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Quantification of geogenic arsenic in clay-plug sediment of Holocene floodplains

Shallow aquifers in Holocene flood basins around the world are loci for the pollution of arsenic, which poses a severe health threat to millions of people. Groundwater is the prime source of water for consumption and irrigation in densely-populated areas of developing countries. Arsenic concentrations are conditioned by the meandering-river geomorphology of the Holocene flood basins, and show a high spatial variability. The combination of high organic carbon deposition rates and the presence of solid-state arsenic constitutes a potential locus for pollution in clay-filled clay plugs. After the reductive dissolution in anoxic conditions, the mobilized arsenic migrates to adjacent sandy point-bar aquifers, and accumulates in high concentrations by stratigraphic entrapment. In this paper the pollution threat is quantified through the calculation and analysis of solid-state arsenic in clay plug sediment. To assess the arsenic volume in clay-plug sediment, the bulk sediment volume of twenty clay plugs on the Middle Ganges Plain of Bihar (India) was calculated by combining surface area analysis of Sentinel-2 satellite data with side-scan sonar depth profiling of oxbow lakes, and with sedimentological data from four cored shallow wells. Arsenic concentrations in the clay-plug sediment, obtained elemental analysis (ICP-MS based) of 18 core sub-samples and complemented with published concentration data, yielded an average arsenic content of 28.75 mg/kg sediment in the 12 m thick clay plugs, and a total arsenic weight of 0.07 – 3.13 . 106 kg per clay plug. Arsenic and iron concentrations in the sediment decrease with depth, and this testifies to the increased dissolution.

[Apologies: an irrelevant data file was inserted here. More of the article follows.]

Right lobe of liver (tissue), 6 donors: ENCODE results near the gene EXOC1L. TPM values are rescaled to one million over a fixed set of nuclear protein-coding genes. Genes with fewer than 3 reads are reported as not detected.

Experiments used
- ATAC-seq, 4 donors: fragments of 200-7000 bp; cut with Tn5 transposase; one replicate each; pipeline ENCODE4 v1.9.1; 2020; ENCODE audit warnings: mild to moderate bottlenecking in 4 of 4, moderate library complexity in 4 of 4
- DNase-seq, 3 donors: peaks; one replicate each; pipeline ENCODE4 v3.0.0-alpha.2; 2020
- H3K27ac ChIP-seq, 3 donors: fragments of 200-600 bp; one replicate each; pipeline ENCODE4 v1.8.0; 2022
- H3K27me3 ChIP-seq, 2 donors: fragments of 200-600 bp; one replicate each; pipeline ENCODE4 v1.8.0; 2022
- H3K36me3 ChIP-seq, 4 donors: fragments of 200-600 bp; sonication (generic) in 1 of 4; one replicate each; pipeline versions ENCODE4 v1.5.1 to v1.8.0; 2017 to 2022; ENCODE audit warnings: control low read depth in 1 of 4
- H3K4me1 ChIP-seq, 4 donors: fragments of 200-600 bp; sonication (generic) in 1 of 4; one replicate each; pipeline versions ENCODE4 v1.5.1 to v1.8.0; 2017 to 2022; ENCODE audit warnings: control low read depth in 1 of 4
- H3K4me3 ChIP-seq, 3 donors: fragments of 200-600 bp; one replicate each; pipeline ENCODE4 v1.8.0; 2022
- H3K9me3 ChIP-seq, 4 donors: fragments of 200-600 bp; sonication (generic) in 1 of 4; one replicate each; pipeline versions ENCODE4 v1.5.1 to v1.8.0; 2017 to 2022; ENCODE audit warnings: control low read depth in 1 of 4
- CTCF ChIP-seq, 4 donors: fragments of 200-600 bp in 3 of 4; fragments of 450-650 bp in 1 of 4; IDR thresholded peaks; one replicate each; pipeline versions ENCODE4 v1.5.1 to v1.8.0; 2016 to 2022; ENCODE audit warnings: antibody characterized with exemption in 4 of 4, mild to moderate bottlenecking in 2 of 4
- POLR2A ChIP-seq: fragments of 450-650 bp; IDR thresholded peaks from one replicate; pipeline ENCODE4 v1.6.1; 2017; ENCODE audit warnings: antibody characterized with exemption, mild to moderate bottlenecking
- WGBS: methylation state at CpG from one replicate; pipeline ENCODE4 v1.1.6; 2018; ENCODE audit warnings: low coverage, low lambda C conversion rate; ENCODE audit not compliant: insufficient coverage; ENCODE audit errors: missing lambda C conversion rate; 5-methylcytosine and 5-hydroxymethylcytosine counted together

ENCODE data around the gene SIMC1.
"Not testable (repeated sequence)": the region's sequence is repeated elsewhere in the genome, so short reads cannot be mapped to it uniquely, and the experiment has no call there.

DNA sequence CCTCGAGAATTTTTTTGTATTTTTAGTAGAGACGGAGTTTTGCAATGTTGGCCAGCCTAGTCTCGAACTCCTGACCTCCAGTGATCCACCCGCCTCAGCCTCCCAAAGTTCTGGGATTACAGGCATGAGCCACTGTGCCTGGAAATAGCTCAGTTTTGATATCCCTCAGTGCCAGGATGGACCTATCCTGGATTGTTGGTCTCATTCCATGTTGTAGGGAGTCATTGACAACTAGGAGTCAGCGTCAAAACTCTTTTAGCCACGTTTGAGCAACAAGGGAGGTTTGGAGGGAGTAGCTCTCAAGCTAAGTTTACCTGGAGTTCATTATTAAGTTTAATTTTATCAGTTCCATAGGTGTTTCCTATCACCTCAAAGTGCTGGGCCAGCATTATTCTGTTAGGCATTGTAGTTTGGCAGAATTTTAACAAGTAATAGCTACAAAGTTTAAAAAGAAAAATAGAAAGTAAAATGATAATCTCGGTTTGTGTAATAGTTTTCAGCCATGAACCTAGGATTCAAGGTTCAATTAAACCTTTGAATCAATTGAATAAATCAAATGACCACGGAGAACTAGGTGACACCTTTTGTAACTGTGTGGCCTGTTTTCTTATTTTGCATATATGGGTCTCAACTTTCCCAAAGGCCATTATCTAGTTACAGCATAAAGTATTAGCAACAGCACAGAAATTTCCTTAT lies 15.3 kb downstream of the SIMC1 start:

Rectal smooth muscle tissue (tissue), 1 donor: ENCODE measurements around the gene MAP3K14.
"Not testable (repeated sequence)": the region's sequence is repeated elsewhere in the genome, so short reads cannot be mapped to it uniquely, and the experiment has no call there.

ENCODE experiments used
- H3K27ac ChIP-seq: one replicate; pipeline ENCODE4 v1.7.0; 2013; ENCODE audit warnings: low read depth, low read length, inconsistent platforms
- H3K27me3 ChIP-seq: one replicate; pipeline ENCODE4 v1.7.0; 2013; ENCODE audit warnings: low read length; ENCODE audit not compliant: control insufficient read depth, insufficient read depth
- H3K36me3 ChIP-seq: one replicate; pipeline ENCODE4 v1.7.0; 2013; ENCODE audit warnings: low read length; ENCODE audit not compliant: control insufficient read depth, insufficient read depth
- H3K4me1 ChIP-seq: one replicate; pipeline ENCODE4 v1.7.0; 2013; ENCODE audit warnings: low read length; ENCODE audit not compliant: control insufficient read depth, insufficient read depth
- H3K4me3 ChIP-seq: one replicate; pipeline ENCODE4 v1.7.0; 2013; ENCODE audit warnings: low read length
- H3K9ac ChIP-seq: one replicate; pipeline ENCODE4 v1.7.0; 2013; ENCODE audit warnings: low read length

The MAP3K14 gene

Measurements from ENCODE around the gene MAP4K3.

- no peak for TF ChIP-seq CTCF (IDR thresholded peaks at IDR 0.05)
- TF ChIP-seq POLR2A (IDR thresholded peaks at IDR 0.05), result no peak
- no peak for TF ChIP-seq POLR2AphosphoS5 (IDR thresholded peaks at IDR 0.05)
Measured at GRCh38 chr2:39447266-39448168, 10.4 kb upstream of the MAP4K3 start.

Santosh Kumar (1), Devanita Ghosh (2), Marinus Eric Donselaar (1,3), Floortje Burgers (1) & Ashok Kumar Ghosh (4)
Department of Applied Geoscience and Engineering, Delft University of Technology, The Netherlands(1); Laboratory of Biogeochem-mystry, Centre for Earth Sciences, Indian Institute of Science, Bengaluru, Karnataka, India (2); Department of Earth and Environmental Sciences, Division of Geology, Leuven, Belgium (3) Mahavir Cancer Sansthan and Research Centre, Patna, India (4)
GeoUtrecht 2020